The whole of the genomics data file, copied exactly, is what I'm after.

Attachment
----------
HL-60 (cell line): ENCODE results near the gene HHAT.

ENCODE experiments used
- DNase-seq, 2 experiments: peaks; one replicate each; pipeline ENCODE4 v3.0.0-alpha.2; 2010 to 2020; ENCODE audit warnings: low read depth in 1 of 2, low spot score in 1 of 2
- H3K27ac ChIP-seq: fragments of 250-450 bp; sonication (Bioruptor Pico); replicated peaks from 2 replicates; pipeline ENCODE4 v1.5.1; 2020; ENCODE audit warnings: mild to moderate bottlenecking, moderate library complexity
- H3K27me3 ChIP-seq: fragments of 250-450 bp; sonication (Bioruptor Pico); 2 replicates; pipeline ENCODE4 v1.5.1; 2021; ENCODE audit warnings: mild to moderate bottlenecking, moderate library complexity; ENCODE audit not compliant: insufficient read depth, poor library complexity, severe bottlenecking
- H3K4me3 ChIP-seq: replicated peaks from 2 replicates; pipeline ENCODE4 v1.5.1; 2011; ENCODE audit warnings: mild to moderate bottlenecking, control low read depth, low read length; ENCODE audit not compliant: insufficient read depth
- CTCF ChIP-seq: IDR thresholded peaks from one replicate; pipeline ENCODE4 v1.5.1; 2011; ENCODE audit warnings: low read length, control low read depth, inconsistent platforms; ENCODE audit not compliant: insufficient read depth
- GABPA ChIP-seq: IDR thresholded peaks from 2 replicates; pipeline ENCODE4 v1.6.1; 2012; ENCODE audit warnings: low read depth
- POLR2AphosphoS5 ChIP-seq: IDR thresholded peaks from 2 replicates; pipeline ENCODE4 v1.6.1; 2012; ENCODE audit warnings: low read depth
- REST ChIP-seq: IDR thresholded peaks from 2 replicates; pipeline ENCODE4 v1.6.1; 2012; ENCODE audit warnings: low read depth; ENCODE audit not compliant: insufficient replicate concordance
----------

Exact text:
HL-60 (cell line): ENCODE results near the gene HHAT.

ENCODE experiments used
- DNase-seq, 2 experiments: peaks; one replicate each; pipeline ENCODE4 v3.0.0-alpha.2; 2010 to 2020; ENCODE audit warnings: low read depth in 1 of 2, low spot score in 1 of 2
- H3K27ac ChIP-seq: fragments of 250-450 bp; sonication (Bioruptor Pico); replicated peaks from 2 replicates; pipeline ENCODE4 v1.5.1; 2020; ENCODE audit warnings: mild to moderate bottlenecking, moderate library complexity
- H3K27me3 ChIP-seq: fragments of 250-450 bp; sonication (Bioruptor Pico); 2 replicates; pipeline ENCODE4 v1.5.1; 2021; ENCODE audit warnings: mild to moderate bottlenecking, moderate library complexity; ENCODE audit not compliant: insufficient read depth, poor library complexity, severe bottlenecking
- H3K4me3 ChIP-seq: replicated peaks from 2 replicates; pipeline ENCODE4 v1.5.1; 2011; ENCODE audit warnings: mild to moderate bottlenecking, control low read depth, low read length; ENCODE audit not compliant: insufficient read depth
- CTCF ChIP-seq: IDR thresholded peaks from one replicate; pipeline ENCODE4 v1.5.1; 2011; ENCODE audit warnings: low read length, control low read depth, inconsistent platforms; ENCODE audit not compliant: insufficient read depth
- GABPA ChIP-seq: IDR thresholded peaks from 2 replicates; pipeline ENCODE4 v1.6.1; 2012; ENCODE audit warnings: low read depth
- POLR2AphosphoS5 ChIP-seq: IDR thresholded peaks from 2 replicates; pipeline ENCODE4 v1.6.1; 2012; ENCODE audit warnings: low read depth
- REST ChIP-seq: IDR thresholded peaks from 2 replicates; pipeline ENCODE4 v1.6.1; 2012; ENCODE audit warnings: low read depth; ENCODE audit not compliant: insufficient replicate concordance